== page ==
A ubiquitous word that has become entwined with the identity of Hawaiÿi, aloha symbolizes more than an
amicable greeting, luxury seascape holiday, or nostalgic gift shop find. With an enchanting allure unique to
the Hawaiian Islands, the Aloha Spirit contains deep cultural roots that embody a universal message. Whether
experienced by faraway visitors or homegrown locals, aloha holds a legacy of its own.
What is the Aloha Spirit?
Attempting to describe the Aloha Spirit is near impossible, like explaining the feeling of a rapturous scarlet-tinted sunset, or the soothing remedy of human touch. It goes beyond definition and is without a location—an
omnipresent energy that lives everywhere. Outwardly (excluding trendy island ware) the Aloha Spirit may be
perceived in simple acts of kindness, hospitality, truth, integrity, and steadfast patience in otherwise agitating
paradise-laden traffic jams. Core values in family, reverence for nature, and the foundational understanding
of the connectedness that binds humanity, all allude to the transcendental Aloha Spirit.
“The spirit of aloha affects everything we do, not so much in words, it doesn’t come from the mouth—it
comes from the action. To show you have aloha is from your action and how you deal with things. Aloha is the
center of all things Hawaiian,” describes Naÿauao Paneÿe, a Hawaiian Language teacher at Brigham Young
Hawaiian History, Ethics and Western Influence
Ancient Hawaiian values were centered on a foundation in the Aloha Spirit. As a core element in cultural
ideology, practices and spirituality, aloha directly translates from the root word hä, which means “the breath of
life.” This breath penetrated every aspect of Hawaiian existence and resulted in a way of life where appreciation,
gratitude and the spirit of generosity prevailed. Some may disagree with the genesis since aloha isn’t actually
alohä. Some etymologists believe it’s more likely to have originated from the Samoan word “alohfa” or the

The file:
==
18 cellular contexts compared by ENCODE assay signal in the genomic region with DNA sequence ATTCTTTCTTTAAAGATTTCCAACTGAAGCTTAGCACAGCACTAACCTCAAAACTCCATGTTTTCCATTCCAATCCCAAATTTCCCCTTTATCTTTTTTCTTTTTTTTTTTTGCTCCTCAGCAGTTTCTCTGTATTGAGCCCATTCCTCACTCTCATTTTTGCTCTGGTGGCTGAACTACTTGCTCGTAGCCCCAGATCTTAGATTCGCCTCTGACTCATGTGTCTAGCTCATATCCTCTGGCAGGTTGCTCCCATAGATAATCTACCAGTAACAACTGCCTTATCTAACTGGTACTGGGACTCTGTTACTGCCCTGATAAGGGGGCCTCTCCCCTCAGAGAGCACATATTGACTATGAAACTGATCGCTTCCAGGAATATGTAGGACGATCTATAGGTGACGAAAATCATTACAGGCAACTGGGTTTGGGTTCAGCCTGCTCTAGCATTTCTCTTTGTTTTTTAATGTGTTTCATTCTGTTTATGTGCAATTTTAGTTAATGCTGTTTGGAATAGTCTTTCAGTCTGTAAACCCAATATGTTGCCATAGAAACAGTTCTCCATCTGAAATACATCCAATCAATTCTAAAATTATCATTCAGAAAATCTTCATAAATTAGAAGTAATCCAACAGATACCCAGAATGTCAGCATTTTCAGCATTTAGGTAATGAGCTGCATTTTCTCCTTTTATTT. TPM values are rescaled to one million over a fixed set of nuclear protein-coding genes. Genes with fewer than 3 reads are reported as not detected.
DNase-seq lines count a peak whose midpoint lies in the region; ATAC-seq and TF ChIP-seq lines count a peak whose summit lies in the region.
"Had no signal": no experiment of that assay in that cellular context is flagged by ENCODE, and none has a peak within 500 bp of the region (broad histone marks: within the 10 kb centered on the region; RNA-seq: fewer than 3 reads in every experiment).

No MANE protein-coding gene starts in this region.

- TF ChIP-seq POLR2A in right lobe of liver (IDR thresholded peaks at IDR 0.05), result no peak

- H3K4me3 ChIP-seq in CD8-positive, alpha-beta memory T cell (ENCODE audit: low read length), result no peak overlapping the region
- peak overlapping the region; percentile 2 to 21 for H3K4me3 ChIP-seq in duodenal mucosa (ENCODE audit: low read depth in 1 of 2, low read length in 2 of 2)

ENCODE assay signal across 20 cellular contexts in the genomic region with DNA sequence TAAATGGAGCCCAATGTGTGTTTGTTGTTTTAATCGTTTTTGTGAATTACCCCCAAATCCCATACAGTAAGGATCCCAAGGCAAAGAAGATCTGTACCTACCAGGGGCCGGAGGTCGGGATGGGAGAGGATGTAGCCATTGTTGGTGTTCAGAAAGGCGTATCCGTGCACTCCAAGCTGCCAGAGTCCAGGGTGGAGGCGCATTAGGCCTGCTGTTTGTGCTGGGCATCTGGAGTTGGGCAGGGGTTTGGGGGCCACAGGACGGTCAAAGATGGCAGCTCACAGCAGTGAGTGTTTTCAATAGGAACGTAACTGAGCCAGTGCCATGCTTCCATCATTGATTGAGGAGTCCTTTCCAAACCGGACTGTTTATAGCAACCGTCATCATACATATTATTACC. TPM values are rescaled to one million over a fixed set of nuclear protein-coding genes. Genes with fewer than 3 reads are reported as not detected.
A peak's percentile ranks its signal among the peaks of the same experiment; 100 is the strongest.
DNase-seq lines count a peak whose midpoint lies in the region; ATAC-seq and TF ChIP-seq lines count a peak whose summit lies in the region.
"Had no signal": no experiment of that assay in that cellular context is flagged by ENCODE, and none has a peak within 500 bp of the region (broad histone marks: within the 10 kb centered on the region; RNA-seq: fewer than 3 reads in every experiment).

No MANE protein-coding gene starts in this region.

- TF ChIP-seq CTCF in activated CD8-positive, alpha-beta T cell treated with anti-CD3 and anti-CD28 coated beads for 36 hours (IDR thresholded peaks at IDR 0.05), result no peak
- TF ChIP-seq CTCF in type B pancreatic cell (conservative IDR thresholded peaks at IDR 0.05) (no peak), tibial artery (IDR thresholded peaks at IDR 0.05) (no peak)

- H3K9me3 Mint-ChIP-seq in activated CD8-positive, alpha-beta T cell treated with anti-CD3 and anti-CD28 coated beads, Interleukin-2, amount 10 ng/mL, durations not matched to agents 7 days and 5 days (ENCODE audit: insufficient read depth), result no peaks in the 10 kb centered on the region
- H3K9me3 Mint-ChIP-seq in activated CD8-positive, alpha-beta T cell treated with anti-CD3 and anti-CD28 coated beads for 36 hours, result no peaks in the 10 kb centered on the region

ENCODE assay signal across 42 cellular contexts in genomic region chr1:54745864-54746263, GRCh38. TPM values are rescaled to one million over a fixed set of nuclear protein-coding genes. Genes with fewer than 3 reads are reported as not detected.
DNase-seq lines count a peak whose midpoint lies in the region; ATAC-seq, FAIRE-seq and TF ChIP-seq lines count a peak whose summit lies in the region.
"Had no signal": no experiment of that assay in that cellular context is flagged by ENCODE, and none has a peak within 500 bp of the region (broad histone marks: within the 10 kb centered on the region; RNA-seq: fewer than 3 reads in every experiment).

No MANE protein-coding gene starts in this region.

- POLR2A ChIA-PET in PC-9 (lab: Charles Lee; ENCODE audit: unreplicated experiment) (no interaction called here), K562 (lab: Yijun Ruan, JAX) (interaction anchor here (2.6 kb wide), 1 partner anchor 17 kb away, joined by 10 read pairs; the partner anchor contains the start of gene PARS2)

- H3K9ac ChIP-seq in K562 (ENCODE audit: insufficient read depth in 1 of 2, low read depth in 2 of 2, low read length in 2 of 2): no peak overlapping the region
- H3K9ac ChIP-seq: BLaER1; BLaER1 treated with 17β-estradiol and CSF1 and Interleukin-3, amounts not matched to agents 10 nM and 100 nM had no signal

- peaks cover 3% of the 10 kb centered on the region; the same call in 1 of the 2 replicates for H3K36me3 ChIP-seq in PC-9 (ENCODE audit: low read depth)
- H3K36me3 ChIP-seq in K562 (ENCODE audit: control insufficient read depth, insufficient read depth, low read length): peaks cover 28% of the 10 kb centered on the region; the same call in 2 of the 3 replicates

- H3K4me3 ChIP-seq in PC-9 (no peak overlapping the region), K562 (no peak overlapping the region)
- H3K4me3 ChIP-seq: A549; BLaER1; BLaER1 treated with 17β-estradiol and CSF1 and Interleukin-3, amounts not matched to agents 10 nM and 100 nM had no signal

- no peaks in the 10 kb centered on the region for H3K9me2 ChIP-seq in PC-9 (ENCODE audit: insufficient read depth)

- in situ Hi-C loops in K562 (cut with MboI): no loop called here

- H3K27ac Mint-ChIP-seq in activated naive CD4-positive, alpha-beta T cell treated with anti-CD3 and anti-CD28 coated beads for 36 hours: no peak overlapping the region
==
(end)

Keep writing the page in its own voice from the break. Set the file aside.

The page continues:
Mäori word “aroha,” which both words mean love. Mary Kawena Pukui in the Hawaiian Dictionary defines
aloha as “love, affection, compassion, mercy, sympathy, kindness, grace, charity and greeting.”
Aloha ÿäina (love for the land) was also an essential understanding that illuminated a sincere respect for the
earth. Hawaiians emphasized the recognition of mana (spirit) found within nature’s bounty, and that how we
relate to it is imperative. Communing with nature was a metaphor for family values, such as honoring kupuna
(elders) and ancestors, while guiding children in the aloha tenets. Underlying these interpersonal relationships
was the pivotal connection one had with their self. By cultivating a perceptive awareness and understanding
of one’s own being, Hawaiians affirmed all areas of life would prosper.
When Westerners arrived in Hawaiÿi, this sturdy foundation of aloha was hugely compromised. In 1778,
Captain Cook’s famed discovery occurred, which led to an influx of Western thought and influence. The
concept of aloha became a way to coin the dignified nature of Hawaiian culture. Along with ships, sailors and
disease came Christian missionaries who found common threads in aloha ideology to suffuse their religious
beliefs. Many Hawaiian rulers were Christianized and a new set of community, cultural, and political values
soon took precedence.
For decades that ensued, the arrival of immigrants and other settlers led to a diluted expression of the
Aloha Spirit that barely permeated island culture. However, when Hawaiÿi became America’s 50th state in
1959, a revival in the acknowledgment of aloha arose.